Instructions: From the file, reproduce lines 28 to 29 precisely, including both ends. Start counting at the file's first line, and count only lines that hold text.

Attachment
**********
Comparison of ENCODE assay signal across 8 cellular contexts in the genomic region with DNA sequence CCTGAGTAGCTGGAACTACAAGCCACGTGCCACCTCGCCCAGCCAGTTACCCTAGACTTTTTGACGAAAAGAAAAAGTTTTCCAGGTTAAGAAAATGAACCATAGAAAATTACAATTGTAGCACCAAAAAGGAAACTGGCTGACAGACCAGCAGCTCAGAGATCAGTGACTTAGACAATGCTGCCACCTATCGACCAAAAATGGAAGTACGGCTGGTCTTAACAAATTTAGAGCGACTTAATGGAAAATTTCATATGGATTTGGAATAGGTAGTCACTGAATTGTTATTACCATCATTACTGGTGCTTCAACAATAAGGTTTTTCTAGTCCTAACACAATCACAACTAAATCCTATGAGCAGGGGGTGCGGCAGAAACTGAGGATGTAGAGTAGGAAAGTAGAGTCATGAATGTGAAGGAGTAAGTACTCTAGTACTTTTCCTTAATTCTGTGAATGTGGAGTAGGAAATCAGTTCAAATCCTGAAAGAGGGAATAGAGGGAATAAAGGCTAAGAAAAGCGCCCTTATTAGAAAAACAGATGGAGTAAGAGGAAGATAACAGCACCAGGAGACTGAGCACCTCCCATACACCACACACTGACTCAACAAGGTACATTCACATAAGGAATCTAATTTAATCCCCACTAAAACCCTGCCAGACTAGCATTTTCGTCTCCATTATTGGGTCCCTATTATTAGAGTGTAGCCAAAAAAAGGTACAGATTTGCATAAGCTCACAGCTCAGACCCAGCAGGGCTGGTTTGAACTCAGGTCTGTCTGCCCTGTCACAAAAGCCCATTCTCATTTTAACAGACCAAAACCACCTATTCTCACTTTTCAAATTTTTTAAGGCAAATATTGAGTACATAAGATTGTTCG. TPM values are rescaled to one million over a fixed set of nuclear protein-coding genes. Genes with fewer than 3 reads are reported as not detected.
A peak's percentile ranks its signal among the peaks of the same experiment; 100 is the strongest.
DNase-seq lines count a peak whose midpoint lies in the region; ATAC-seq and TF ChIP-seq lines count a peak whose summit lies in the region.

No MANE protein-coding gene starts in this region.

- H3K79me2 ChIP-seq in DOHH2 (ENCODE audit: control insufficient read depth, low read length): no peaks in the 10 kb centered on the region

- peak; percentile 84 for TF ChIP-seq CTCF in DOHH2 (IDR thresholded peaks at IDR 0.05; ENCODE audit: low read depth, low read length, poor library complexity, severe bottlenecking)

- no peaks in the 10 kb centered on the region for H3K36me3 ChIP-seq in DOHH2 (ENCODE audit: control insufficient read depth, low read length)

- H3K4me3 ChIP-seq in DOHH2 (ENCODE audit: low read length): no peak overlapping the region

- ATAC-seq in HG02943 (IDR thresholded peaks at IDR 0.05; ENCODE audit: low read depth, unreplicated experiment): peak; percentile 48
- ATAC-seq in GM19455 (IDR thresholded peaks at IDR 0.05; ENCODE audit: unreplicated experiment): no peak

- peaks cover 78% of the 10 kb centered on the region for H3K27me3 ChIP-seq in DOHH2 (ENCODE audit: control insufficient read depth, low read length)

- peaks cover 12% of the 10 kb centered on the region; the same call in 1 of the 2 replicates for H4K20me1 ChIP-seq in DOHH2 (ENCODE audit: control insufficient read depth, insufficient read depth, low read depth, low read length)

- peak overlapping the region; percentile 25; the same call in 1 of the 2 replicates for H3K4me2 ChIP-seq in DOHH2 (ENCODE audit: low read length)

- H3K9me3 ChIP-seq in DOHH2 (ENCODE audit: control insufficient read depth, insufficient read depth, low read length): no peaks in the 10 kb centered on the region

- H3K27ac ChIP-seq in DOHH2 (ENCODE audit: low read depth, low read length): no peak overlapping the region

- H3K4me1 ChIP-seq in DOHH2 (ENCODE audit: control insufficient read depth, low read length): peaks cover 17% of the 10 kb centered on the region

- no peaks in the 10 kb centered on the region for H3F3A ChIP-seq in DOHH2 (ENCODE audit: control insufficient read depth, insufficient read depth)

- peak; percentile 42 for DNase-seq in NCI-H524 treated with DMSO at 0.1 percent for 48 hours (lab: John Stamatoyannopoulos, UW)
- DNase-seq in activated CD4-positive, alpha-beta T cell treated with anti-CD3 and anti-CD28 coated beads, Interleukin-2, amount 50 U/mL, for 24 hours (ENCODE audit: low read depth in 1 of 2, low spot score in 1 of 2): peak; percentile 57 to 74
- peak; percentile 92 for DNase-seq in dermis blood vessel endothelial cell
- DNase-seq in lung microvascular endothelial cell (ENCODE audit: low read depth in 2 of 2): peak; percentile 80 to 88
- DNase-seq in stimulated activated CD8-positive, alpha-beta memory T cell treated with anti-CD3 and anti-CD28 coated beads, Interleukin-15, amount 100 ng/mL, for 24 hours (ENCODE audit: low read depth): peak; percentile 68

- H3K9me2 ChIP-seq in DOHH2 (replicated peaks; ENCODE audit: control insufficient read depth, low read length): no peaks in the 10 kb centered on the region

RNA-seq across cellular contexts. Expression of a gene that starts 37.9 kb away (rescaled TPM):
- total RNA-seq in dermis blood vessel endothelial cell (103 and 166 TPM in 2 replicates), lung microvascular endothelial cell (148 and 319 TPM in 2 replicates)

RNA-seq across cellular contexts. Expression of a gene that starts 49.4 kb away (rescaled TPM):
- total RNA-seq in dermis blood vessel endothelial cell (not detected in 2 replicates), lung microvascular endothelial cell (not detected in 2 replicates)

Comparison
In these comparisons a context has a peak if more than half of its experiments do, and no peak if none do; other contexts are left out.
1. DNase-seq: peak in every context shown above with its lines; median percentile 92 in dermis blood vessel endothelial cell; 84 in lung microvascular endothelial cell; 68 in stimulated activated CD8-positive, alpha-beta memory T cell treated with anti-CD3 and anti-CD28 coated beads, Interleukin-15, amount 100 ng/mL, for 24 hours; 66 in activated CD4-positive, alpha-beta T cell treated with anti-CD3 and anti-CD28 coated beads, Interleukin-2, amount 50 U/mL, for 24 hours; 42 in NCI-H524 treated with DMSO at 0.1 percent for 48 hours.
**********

Comparison
In these comparisons a context has a peak if more than half of its experiments do, and no peak if none do; other contexts are left out.